Occupy began in New York in September 2011 and by early October it had fuelled protests and occupations in 95 cities across 82 countries, including 600 communities in the US. It is based on social unity, is not ideologically driven and is leaderless – a criticism levelled at it by its detractors, enmeshed as they are in the past and unable or unwilling to imagine there may be an alternative way of working and organising society than the authoritarian, personality driven model. The people involved, Noam Chomsky says, “are not in it for themselves. They’re in it for one another, for the broader society and for future generations.” This shift in consciousness is key. Occupy promotes social responsibility and equality; it looks to the wellbeing of the group in contrast to the success of the individual at the expense of the group. This  quality can be found in Brazil’s protests: “we replaced I… we made the world listen that here beats a green and yellow heart full of hope and idealism, but before that love”, Tatyana Alves, one of the many protestors, told the Guardian.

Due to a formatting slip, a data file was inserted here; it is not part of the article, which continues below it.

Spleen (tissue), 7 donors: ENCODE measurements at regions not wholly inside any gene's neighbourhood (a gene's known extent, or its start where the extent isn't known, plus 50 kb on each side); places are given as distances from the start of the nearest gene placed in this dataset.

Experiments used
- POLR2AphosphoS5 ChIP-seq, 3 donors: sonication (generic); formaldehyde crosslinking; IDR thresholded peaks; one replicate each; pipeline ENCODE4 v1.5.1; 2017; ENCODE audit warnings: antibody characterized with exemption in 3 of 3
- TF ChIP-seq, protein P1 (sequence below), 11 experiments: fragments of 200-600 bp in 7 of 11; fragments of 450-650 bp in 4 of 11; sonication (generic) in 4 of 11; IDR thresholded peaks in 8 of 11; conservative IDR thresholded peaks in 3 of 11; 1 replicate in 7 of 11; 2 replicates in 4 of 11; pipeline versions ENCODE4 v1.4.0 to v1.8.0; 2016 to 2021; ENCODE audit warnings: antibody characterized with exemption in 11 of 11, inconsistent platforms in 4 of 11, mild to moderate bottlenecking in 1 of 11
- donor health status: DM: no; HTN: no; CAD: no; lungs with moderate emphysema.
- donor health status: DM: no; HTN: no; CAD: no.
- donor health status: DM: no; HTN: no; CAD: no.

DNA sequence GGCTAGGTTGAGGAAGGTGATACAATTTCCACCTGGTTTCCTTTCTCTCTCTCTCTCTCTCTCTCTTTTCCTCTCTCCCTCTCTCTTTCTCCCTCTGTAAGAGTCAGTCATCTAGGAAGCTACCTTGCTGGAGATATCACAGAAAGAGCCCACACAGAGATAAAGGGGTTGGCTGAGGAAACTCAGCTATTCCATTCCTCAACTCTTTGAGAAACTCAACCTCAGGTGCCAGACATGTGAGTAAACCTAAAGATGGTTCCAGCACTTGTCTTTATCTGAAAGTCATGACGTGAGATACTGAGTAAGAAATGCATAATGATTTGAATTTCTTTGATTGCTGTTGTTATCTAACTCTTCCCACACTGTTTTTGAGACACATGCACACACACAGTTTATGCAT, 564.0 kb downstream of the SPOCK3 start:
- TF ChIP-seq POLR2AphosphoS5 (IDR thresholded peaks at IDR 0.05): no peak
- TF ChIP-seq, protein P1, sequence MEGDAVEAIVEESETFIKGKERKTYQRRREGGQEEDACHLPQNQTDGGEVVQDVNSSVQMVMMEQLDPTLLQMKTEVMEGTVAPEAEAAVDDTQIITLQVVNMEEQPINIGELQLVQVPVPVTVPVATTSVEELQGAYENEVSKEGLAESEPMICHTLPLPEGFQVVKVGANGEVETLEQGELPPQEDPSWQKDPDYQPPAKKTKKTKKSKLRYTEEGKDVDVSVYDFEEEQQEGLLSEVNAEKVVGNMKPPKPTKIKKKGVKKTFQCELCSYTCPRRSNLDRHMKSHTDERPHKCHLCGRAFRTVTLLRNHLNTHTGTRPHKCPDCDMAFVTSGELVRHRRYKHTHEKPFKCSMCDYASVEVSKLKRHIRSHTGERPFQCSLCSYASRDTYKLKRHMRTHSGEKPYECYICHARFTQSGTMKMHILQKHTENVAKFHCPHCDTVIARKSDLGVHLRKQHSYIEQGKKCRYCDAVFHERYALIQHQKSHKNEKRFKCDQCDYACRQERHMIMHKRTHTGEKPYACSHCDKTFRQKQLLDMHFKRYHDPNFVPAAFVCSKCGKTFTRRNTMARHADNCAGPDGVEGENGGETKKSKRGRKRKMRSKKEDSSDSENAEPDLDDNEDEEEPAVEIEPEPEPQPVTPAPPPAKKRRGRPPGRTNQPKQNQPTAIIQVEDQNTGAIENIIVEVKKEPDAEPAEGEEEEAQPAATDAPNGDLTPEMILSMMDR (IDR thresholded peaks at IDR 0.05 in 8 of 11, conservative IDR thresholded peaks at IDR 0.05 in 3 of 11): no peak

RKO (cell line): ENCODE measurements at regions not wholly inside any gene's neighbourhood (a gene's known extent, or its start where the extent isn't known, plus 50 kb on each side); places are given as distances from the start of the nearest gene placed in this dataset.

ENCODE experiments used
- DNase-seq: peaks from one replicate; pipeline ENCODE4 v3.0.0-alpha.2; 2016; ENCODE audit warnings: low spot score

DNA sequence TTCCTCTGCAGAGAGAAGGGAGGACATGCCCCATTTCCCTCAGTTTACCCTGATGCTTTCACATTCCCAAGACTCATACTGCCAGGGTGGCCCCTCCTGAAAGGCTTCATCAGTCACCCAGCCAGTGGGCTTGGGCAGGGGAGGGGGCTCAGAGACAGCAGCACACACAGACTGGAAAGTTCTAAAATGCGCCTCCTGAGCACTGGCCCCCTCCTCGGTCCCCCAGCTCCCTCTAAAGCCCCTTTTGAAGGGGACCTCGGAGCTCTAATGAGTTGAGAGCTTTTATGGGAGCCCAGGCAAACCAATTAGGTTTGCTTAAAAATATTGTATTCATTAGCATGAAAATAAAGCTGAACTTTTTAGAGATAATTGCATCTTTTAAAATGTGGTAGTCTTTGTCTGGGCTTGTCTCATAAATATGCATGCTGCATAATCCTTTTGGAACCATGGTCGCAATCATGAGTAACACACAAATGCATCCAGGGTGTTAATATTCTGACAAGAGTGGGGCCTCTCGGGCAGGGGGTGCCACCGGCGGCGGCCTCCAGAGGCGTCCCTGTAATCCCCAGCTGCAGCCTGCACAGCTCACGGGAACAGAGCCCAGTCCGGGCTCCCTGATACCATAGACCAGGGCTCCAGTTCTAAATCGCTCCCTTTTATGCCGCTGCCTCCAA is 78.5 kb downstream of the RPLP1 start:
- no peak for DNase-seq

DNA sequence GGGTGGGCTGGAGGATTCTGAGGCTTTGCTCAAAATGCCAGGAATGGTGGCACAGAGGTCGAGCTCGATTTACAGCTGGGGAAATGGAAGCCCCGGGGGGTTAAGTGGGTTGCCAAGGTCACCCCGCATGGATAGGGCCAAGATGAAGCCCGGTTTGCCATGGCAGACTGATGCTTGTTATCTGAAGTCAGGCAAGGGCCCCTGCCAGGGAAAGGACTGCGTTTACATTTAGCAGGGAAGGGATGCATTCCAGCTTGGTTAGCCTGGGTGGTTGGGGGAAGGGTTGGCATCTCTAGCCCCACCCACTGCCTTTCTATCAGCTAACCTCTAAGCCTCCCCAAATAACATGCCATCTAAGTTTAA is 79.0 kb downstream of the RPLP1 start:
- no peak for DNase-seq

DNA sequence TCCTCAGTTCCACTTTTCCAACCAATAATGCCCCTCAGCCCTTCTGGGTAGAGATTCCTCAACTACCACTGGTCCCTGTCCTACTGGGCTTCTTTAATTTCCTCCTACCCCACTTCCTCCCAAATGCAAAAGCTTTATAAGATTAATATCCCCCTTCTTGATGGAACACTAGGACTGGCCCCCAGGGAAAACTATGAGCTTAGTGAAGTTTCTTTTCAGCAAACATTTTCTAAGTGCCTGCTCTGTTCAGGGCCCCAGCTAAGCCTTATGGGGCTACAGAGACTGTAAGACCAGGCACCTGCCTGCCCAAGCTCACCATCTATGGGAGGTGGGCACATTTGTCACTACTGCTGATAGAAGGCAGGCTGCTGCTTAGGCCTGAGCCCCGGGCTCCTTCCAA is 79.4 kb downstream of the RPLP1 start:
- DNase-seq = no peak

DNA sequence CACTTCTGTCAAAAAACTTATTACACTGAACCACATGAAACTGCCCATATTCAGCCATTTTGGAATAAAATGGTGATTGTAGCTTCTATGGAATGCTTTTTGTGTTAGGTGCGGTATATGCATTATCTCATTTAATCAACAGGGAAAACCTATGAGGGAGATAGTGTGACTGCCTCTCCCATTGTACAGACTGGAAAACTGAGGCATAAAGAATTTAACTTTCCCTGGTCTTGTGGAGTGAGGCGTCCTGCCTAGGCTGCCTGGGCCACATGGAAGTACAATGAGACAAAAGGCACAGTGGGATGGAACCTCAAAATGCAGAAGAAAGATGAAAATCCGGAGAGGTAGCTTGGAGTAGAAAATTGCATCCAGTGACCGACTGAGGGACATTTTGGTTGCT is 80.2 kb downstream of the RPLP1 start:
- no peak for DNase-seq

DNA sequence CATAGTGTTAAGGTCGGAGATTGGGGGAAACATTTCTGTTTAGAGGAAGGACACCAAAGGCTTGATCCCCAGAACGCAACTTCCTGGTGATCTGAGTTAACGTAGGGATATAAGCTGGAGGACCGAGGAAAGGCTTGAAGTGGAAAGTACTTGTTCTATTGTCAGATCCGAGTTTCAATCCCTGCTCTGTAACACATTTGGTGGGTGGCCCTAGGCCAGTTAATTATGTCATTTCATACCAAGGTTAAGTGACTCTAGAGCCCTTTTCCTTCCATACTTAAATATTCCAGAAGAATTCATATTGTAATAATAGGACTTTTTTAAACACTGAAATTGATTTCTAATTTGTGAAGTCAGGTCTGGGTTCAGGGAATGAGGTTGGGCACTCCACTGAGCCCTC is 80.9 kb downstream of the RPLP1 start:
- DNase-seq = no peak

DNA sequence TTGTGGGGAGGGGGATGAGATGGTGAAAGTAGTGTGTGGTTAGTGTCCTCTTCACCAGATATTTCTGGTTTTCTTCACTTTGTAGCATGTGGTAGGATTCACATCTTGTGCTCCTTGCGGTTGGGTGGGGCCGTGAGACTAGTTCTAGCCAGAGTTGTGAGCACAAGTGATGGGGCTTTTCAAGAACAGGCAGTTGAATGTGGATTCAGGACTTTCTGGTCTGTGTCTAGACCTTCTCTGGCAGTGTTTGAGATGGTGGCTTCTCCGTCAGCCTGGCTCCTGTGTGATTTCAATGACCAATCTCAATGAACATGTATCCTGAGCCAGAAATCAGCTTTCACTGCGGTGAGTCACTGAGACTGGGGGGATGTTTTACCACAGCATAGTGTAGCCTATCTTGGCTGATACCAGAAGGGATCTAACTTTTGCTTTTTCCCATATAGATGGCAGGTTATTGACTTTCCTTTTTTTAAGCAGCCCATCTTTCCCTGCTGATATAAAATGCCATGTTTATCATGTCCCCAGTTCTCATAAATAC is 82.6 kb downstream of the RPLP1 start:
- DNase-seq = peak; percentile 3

The Arab Spring

The Arab Spring of 2011 brought the collapse of repressive regimes in Tunisia, Egypt, Libya and Yemen, where rulers were forced from power. People power has also erupted in Syria and Bahrain, where force has been used to suppress the calls for change, with terrible consequences. In Egypt the social revolution started in 2011 has been re-ignited recently with huge demonstrations throughout the country. With an estimated turnout of as high as 17 million, these are Egypt’s largest protests since the 2011 revolution that ousted Hosni Mubarak. Angry and bitterly disappointed by “democratically-elected” President Muhammad Morsi’s year in office, the people ousted him and forced what is being described as a “people’s military coup”.